“It’s not done for one person or against one person or one group,” he said. “The only thing you need to decide tonight is — does this hookah lounge fit in the place where it’s going to open? Does it fit with the environment around it? Does it benefit the city and its residents? Does it improve the area and the economy in that area or not?
“Those are the things you need to decide on and nothing else, no matter who says yes or no or what happened. I believe our safety and our city deserve this city council to make the right decision.”
During the June 25 meeting, Paletko informed the council that the Sky Lounge, under construction at the intersection of Ford and Telegraph roads, obtained a certificate of occupancy to build a hookah lounge after it began the process with the city last year before a 180-day moratorium was established about six months ago.
Bazzi said at the same meeting the reason for the ordinance is other cities have had issues with hookah lounges and that the council is trying to be proactive to not have issues in the near future. One of those cities is Dearborn which put a cap on hookah lounges at 15 in 2015.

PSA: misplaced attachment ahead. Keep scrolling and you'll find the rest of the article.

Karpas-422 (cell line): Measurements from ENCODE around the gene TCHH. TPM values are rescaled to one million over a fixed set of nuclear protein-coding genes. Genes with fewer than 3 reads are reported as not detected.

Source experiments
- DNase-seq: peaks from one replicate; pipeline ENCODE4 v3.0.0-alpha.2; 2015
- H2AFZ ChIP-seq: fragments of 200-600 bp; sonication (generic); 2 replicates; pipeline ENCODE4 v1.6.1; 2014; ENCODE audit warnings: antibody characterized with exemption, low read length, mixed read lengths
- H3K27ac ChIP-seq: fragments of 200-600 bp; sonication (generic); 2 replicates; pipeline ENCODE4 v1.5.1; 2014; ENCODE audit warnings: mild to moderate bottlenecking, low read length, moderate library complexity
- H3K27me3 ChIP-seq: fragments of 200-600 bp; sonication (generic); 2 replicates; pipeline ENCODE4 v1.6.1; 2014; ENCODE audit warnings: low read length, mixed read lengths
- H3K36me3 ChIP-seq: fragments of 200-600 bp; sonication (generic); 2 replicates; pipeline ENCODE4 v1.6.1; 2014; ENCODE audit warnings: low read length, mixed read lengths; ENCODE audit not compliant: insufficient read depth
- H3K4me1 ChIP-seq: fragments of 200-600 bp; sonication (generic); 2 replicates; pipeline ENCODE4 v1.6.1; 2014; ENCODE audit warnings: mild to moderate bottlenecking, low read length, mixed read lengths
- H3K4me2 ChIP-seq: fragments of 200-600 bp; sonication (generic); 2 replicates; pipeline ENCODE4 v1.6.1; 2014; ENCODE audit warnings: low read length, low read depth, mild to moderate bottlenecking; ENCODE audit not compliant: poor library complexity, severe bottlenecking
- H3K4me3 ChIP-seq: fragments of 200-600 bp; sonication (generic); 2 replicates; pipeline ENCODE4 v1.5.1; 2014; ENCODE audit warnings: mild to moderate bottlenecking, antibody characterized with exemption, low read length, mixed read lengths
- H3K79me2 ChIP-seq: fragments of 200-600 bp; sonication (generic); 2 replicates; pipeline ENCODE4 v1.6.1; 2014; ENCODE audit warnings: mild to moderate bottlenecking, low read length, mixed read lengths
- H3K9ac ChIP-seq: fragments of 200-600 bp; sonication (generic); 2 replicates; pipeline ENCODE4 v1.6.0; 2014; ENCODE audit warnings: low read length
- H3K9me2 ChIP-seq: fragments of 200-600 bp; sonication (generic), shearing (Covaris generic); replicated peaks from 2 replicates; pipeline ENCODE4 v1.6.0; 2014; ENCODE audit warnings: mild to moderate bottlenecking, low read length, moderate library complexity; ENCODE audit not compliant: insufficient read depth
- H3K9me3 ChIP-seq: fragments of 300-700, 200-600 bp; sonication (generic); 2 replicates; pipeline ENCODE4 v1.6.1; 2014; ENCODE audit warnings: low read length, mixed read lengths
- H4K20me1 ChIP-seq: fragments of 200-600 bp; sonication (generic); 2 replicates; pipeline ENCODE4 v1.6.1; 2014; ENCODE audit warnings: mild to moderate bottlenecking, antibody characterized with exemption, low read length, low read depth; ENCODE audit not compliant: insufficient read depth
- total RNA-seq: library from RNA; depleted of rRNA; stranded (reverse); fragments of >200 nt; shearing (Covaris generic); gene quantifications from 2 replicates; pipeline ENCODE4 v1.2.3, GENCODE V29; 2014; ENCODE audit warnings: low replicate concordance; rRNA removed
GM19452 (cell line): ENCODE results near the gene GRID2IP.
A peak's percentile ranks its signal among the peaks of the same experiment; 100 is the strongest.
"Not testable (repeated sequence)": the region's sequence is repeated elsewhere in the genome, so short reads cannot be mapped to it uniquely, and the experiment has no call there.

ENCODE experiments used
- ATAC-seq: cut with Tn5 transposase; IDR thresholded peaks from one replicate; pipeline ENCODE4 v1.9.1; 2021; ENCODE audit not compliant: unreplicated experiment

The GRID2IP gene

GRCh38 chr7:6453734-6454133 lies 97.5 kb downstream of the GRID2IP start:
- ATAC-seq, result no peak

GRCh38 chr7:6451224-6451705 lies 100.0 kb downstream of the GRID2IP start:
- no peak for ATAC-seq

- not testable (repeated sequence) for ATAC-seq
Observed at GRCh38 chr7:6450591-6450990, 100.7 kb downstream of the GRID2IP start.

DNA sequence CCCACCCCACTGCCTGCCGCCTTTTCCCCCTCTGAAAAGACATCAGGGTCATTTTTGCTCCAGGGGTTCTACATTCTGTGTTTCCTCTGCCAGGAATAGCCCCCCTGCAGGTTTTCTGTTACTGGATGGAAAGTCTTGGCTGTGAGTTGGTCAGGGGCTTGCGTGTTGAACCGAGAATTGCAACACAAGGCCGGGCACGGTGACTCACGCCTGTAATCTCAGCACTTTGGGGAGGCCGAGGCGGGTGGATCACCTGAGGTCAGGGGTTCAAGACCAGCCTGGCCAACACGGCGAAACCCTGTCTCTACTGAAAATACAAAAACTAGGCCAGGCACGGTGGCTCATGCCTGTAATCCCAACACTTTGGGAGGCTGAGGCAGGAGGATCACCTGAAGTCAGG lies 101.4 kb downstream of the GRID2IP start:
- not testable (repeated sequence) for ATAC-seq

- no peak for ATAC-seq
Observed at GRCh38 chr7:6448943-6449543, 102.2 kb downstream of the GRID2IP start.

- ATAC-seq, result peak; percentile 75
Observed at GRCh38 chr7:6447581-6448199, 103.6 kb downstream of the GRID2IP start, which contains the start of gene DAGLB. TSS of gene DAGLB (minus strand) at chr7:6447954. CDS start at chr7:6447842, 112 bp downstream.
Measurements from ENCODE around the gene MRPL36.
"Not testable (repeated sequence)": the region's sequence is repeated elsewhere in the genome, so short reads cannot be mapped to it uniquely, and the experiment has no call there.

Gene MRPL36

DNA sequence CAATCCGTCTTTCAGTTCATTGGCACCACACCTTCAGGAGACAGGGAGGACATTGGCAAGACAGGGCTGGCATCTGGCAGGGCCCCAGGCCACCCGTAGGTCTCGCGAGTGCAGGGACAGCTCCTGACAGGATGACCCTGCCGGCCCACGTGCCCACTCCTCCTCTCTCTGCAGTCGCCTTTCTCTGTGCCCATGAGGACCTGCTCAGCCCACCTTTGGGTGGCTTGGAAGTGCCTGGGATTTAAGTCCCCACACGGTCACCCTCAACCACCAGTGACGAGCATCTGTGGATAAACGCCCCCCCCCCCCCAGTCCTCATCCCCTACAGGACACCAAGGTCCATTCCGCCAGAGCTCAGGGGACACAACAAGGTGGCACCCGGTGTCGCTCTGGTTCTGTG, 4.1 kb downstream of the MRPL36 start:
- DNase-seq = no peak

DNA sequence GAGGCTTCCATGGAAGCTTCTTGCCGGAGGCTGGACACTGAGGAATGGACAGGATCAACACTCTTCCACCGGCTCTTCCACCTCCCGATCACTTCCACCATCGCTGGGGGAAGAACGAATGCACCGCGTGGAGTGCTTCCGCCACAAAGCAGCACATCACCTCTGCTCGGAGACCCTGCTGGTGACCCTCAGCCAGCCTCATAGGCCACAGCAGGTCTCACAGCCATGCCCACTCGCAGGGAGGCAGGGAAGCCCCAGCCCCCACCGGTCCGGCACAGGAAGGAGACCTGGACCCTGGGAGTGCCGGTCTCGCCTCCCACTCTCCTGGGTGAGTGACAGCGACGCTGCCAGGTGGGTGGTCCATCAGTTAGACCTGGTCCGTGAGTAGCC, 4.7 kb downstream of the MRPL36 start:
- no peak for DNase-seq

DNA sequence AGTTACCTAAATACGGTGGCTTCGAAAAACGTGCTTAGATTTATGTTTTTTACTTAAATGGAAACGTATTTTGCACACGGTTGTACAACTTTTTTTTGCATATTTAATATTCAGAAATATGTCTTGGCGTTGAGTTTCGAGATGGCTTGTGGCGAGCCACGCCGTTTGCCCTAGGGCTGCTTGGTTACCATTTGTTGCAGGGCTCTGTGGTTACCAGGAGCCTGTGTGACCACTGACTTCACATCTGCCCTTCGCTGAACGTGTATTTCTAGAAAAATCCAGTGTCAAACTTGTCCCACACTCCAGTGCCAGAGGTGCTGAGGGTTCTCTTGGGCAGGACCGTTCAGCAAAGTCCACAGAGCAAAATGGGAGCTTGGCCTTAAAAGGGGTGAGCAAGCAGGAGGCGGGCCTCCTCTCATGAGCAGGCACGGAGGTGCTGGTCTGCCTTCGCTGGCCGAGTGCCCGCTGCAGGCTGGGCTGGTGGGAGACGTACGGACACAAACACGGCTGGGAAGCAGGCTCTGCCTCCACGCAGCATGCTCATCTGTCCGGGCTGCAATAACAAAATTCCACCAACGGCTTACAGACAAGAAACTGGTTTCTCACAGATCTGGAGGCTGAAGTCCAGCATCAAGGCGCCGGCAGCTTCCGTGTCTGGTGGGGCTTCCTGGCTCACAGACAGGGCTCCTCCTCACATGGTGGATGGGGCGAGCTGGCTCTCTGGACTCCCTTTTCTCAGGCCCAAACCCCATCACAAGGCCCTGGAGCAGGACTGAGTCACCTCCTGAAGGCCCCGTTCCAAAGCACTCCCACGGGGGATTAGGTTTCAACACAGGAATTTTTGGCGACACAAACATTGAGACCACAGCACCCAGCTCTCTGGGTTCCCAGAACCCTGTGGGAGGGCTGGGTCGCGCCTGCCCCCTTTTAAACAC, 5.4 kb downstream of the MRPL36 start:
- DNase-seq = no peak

The Dearborn Heights has seven hookah lounges which Bazzi listed as 4 Season Hookah, 25022 W. Warren; Blue Moon Hookah Lounge, 6125 N. Telegraph Road; Cigar & Cigarette Shop, 22226 Van Born Road; The Lava Lounge, 26507 Ford Road; The Lava Lounge Too, 23300 Ford Road; Royalty Nights Hookah Lounge, 7090 Garling Drive; and Wave Lounge, 24302 W. Warren Ave.
Abdallah asked if Cigar & Cigarette Shop was actually a lounge and not just a product shop because he wasn’t aware of it, in which Bazzi responded that it has a license.
Based on the Cigar & Cigarette Shop reviews on Google the business only sells products and does not operate as a hookah lounge.
(Zeinab Najm can be reached at [email protected])